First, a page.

GPU Performance & Power

GPU performance of the new Adreno 640 in the Snapdrago 855 is interesting: The company’s performance claims were relatively conservative as they showcased that the new unit would perform only 20% better than its predecessor. This is a relatively low figure given that Qualcomm also advertises that the new GPU sees a 50% increase in ALU configuration, as well as of course coming on a new 7nm process which should give the SoC a lot of new headroom.

Before discussing the implications in more detail, let’s see the performance numbers in the new GFXBench Aztec benchmarks.

As a reminder, we were only able to test the peak performance of the phone as we didn’t have time for a more thorough sustained performance investigation.

GFXBench Aztec Ruins - High - Vulkan/Metal - Off-screenGFXBench Aztec Ruins - Normal - Vulkan/Metal - Off-screen

Both Aztec High and Normal results fall pretty much in line with Qualcomm’s advertised 20% improvement over the Snapdragon 845. Here the new chipset falls behind Apple’s A11 and A12 chips – although power consumption at peak levels is very different as we’ll see in just a bit.

GFXBench Manhattan 3.1 Off-screen

GFXBench Manhattan 3.1 Offscreen Power Efficiency
(System Active Power)
  Mfc. Process FPS Avg. Power
(W)
Perf/W
Efficiency
iPhone XS (A12) Warm 7FF 76.51 3.79 20.18 fps/W
iPhone XS (A12) Cold / Peak 7FF 103.83 5.98 17.36 fps/W
Snapdragon 855 QRD 7FF 71.27 4.44 16.05 fps/W
Galaxy S9+ (Snapdragon 845) 10LPP 61.16 5.01 11.99 fps/W
Huawei Mate 20 Pro (Kirin 980) 7FF 54.54 4.57 11.93 fps/W
Galaxy S9 (Exynos 9810) 10LPP 46.04 4.08 11.28 fps/W
Galaxy S8 (Snapdragon 835) 10LPE 38.90 3.79 10.26 fps/W
LeEco Le Pro3 (Snapdragon 821) 14LPP 33.04 4.18 7.90 fps/W
Galaxy S7 (Snapdragon 820) 14LPP 30.98 3.98 7.78 fps/W
Huawei Mate 10 (Kirin 970) 10FF 37.66 6.33 5.94 fps/W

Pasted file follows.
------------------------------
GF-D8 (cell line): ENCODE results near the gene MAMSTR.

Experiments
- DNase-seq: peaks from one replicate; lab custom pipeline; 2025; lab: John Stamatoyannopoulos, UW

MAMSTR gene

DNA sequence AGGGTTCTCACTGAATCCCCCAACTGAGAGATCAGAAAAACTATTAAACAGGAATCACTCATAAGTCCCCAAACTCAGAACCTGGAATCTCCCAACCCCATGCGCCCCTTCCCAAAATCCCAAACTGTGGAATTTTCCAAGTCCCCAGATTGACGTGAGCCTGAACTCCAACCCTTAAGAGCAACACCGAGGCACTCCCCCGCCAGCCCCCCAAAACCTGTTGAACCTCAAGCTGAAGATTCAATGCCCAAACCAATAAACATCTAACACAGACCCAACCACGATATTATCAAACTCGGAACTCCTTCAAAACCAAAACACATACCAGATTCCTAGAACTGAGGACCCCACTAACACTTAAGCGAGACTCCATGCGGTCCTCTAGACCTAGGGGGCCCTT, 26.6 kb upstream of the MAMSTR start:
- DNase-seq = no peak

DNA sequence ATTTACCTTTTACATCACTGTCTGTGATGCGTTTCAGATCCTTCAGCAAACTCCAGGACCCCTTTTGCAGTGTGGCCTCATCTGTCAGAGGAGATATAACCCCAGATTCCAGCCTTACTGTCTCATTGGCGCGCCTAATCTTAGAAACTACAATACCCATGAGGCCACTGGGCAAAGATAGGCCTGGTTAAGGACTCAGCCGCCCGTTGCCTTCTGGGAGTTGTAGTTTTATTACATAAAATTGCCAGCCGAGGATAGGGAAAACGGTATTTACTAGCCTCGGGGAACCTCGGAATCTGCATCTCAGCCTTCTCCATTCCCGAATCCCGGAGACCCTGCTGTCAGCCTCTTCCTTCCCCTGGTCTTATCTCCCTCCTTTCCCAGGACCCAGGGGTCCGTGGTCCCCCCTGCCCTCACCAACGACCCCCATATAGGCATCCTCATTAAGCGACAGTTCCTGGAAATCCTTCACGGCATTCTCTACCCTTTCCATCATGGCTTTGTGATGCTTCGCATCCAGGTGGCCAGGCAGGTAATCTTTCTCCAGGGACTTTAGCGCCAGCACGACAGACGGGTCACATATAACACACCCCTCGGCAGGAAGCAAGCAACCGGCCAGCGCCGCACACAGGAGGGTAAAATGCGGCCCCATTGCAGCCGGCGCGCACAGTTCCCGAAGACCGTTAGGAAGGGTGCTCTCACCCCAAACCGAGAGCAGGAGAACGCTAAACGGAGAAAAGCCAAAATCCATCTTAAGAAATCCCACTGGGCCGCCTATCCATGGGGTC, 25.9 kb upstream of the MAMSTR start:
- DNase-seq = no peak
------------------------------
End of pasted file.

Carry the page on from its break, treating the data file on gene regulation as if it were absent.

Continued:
Galaxy S8 (Exynos 8895) 10LPE 42.49 7.35 5.78 fps/W
Galaxy S7 (Exynos 8890) 14LPP 29.41 5.95 4.94 fps/W
Meizu PRO 5 (Exynos 7420) 14LPE 14.45 3.47 4.16 fps/W
Nexus 6P (Snapdragon 810 v2.1) 20Soc 21.94 5.44 4.03 fps/W
Huawei Mate 8 (Kirin 950) 16FF+ 10.37 2.75 3.77 fps/W
Huawei Mate 9 (Kirin 960) 16FFC 32.49 8.63 3.77 fps/W
Huawei P9 (Kirin 955) 16FF+ 10.59 2.98 3.55 fps/W

Switching over to the power efficiency table in 3D workloads, we see Qualcomm take the lead in terms of power efficiency at peak performance, only trailing behind Apple's newest A12. What is most interesting is the fact that the Snapdragon 855’s overall power consumption has gone down compared to the Snapdragon 845 – now at around 4.4W versus the 5W commonly measured in S845 phones.

GFXBench T-Rex 2.7 Off-screen

T-Rex’s performance gains are more limited because the test is more pixel and fill-rate bound. Here Qualcomm made a comment about benchmarks reaching very high framerates as they become increasingly CPU bound, but I’m not sure if that’s actually a problem yet as GFXBench has been traditionally very CPU light.

GFXBench T-Rex Offscreen Power Efficiency
(System Active Power)
  Mfc. Process FPS Avg. Power
(W)
Perf/W
Efficiency
iPhone XS (A12) Warm 7FF 197.80 3.95 50.07 fps/W
iPhone XS (A12) Cold / Peak 7FF 271.86 6.10 44.56 fps/W
Snapdragon 855 QRD 7FF 167.19 3.83 43.65 fps/W
Galaxy S9+ (Snapdragon 845) 10LPP 150.40 4.42 34.00 fps/W
Galaxy S9 (Exynos 9810) 10LPP 141.91 4.34 32.67 fps/W
Galaxy S8 (Snapdragon 835) 10LPE 108.20 3.45 31.31 fps/W
Huawei Mate 20 Pro (Kirin 980) 7FF 135.75 4.64 29.25 fps/W
LeEco Le Pro3 (Snapdragon 821) 14LPP 94.97 3.91 24.26 fps/W
Galaxy S7 (Snapdragon 820) 14LPP 90.59 4.18 21.67 fps/W
Galaxy S8 (Exynos 8895) 10LPE 121.00 5.86 20.65 fps/W
Galaxy S7 (Exynos 8890) 14LPP 87.00 4.70 18.51 fps/W
Huawei Mate 10 (Kirin 970) 10FF 127.25 7.93 16.04 fps/W
Meizu PRO 5 (Exynos 7420) 14LPE 55.67 3.83 14.54 fps/W
Nexus 6P (Snapdragon 810 v2.1) 20Soc 58.97 4.70 12.54 fps/W
Huawei Mate 8 (Kirin 950) 16FF+ 41.69 3.58 11.64 fps/W
Huawei P9 (Kirin 955) 16FF+ 40.42 3.68 10.98 fps/W
Huawei Mate 9 (Kirin 960) 16FFC 99.16 9.51 10.42 fps/W

Again switching over to the power and efficiency tables, we see that the Snapdragon 855 is posting a ~30% efficiency boost over the Snapdragon 845, all while slightly improving performance.

Overall, I’m very happy with the initial performance and efficiency results of the Snapdragon 855. The S845 was a bit disappointing in some regards because Qualcomm had opted to achieve the higher performance figures by increasing the peak power requirements compared to exemplary thermal characteristics of the Snapdragon 835. The new chip doesn’t quite return to the low power figures of that generation, however it meets it half-way and does represent a notable improvement over the Snapdragon 845.

System Performance - Slightly Underwhelming? Final Thoughts
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  • cknobman - Tuesday, January 15, 2019 - link

    So better power consumption but performance wise it looks like a swing and a miss.
    Nothing too meaningful over the 845.
    Reply
  • IGTrading - Tuesday, January 15, 2019 - link

    To be honest, this is good enough for me and most of us.

    I'd be happy to see Qualcomm focusing more on server CPUs and computers/notebook running Windows on AMR chips.